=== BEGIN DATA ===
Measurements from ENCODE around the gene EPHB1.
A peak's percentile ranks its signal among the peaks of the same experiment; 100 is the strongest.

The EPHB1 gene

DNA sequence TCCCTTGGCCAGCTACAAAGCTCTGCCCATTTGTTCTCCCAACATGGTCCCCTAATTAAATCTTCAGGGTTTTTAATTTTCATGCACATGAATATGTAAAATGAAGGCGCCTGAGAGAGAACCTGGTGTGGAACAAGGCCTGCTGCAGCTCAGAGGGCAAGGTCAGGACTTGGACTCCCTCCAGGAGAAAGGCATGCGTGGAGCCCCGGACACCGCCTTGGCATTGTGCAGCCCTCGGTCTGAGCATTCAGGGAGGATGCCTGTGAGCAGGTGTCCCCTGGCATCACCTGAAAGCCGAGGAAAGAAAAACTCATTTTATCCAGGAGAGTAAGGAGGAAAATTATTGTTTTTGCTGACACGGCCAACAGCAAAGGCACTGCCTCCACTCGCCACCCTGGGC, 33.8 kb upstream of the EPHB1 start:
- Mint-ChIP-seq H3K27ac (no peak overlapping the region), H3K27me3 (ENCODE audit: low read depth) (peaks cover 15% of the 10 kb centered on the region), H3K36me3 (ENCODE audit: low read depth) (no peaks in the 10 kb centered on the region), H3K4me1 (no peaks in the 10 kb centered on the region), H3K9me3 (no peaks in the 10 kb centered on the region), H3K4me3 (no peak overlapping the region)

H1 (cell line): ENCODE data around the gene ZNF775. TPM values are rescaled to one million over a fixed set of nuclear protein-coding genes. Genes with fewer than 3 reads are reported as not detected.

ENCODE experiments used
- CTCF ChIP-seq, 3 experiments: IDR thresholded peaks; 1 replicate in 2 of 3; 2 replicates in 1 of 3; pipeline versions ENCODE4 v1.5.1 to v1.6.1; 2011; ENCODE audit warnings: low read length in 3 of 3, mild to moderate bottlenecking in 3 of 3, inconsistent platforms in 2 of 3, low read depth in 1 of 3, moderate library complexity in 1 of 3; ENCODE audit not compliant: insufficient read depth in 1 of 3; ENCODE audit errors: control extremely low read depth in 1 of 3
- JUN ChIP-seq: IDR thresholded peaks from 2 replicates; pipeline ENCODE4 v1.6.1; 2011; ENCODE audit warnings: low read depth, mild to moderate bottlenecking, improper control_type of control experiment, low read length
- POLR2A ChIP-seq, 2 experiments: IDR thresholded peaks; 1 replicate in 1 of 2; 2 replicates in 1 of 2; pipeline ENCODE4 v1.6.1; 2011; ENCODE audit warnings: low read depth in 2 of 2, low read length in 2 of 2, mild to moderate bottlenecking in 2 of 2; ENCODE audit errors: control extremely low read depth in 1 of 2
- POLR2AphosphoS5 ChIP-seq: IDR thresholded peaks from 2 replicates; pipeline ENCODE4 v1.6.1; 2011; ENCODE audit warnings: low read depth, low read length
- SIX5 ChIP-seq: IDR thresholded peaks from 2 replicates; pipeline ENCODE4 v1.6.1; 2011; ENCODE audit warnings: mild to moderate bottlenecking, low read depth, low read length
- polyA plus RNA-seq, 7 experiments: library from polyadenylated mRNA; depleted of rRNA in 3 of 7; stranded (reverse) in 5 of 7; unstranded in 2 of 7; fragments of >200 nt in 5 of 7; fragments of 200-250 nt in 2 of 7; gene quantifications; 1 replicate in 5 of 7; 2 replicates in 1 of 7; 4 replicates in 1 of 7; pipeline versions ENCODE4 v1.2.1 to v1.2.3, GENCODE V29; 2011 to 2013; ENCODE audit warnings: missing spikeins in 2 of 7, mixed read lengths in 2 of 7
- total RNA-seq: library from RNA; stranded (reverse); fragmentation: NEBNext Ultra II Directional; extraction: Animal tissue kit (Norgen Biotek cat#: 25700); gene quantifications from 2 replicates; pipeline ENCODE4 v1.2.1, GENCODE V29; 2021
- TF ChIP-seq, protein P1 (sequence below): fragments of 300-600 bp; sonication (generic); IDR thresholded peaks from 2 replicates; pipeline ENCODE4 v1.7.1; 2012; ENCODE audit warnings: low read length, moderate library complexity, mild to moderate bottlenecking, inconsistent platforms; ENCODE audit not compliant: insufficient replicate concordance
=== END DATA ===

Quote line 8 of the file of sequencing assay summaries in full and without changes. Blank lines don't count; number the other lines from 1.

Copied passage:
- CTCF ChIP-seq, 3 experiments: IDR thresholded peaks; 1 replicate in 2 of 3; 2 replicates in 1 of 3; pipeline versions ENCODE4 v1.5.1 to v1.6.1; 2011; ENCODE audit warnings: low read length in 3 of 3, mild to moderate bottlenecking in 3 of 3, inconsistent platforms in 2 of 3, low read depth in 1 of 3, moderate library complexity in 1 of 3; ENCODE audit not compliant: insufficient read depth in 1 of 3; ENCODE audit errors: control extremely low read depth in 1 of 3